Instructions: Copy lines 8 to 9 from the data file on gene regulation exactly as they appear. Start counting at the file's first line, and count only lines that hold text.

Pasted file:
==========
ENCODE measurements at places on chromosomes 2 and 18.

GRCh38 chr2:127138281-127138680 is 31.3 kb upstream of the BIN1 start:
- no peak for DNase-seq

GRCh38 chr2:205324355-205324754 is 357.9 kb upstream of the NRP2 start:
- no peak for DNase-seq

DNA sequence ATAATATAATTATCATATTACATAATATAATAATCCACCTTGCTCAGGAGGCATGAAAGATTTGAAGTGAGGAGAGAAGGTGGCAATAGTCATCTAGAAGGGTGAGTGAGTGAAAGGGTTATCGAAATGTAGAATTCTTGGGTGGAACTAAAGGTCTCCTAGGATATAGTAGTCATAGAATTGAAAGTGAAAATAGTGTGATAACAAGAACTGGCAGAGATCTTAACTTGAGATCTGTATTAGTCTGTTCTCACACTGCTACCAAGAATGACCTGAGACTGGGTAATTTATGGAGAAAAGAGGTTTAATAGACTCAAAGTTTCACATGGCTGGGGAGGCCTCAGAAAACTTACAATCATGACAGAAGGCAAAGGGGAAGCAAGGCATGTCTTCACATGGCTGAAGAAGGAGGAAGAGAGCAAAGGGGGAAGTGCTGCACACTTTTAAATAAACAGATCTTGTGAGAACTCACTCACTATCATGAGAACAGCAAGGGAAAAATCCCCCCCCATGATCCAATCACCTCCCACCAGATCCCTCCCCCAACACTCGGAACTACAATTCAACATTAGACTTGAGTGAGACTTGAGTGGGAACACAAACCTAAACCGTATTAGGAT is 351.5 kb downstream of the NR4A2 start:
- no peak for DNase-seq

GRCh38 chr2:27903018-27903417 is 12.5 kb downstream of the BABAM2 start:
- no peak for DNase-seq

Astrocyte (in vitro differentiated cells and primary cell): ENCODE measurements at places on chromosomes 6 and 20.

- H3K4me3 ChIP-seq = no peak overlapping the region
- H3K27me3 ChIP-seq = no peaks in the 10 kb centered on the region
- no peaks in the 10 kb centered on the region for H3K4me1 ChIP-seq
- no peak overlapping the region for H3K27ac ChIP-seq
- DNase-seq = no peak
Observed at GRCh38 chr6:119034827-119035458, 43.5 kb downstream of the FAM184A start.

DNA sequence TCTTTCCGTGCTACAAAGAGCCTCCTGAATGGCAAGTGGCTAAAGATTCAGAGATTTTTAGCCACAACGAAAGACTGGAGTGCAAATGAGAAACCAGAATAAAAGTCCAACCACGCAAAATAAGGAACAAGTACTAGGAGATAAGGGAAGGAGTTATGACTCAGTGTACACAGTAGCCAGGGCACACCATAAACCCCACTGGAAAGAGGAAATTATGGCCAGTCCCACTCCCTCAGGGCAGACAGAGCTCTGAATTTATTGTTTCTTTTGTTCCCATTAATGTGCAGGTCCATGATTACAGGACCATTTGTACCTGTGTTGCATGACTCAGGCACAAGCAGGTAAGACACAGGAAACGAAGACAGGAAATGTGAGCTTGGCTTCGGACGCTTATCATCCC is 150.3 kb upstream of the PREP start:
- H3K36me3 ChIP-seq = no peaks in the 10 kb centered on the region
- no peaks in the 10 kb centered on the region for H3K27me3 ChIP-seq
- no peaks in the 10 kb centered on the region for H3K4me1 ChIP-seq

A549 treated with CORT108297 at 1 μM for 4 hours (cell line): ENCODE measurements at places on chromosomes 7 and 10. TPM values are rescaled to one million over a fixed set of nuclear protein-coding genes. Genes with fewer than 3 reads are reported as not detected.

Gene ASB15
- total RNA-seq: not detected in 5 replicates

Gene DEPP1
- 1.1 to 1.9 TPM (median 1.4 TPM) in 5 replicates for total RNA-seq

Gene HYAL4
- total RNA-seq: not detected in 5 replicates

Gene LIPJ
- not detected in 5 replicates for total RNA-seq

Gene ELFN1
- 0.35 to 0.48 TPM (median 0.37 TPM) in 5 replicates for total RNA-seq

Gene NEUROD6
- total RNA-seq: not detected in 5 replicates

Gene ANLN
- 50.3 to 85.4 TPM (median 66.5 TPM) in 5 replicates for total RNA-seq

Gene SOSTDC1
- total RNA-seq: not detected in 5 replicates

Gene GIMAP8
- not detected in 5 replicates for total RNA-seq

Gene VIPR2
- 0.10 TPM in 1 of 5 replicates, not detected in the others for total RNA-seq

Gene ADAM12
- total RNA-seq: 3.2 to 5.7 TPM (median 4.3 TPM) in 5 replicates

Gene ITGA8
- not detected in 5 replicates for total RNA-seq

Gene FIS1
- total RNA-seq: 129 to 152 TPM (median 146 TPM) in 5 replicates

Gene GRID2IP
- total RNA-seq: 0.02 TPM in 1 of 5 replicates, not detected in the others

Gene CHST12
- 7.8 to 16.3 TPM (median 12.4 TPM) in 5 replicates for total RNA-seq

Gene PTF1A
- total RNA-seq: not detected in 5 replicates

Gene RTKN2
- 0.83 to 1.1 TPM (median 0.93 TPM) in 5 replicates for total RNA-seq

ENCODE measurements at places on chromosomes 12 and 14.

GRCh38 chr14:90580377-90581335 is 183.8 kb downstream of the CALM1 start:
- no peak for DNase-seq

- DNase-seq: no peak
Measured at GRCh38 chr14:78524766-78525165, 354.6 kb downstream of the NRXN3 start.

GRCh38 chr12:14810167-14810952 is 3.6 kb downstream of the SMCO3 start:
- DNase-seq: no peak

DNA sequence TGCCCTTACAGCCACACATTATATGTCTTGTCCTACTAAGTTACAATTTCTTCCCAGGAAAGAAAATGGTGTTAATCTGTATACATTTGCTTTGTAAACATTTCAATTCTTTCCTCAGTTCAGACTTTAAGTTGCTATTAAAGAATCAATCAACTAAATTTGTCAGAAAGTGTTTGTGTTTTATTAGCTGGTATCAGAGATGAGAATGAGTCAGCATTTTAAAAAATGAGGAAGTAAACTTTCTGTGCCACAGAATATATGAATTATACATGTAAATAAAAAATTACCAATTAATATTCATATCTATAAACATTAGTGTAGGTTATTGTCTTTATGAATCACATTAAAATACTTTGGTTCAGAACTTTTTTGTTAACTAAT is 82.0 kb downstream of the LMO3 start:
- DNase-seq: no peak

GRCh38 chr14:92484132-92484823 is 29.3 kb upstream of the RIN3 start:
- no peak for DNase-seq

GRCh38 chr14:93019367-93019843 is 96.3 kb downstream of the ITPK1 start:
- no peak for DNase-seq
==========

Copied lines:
GRCh38 chr2:27903018-27903417 is 12.5 kb downstream of the BABAM2 start:
- no peak for DNase-seq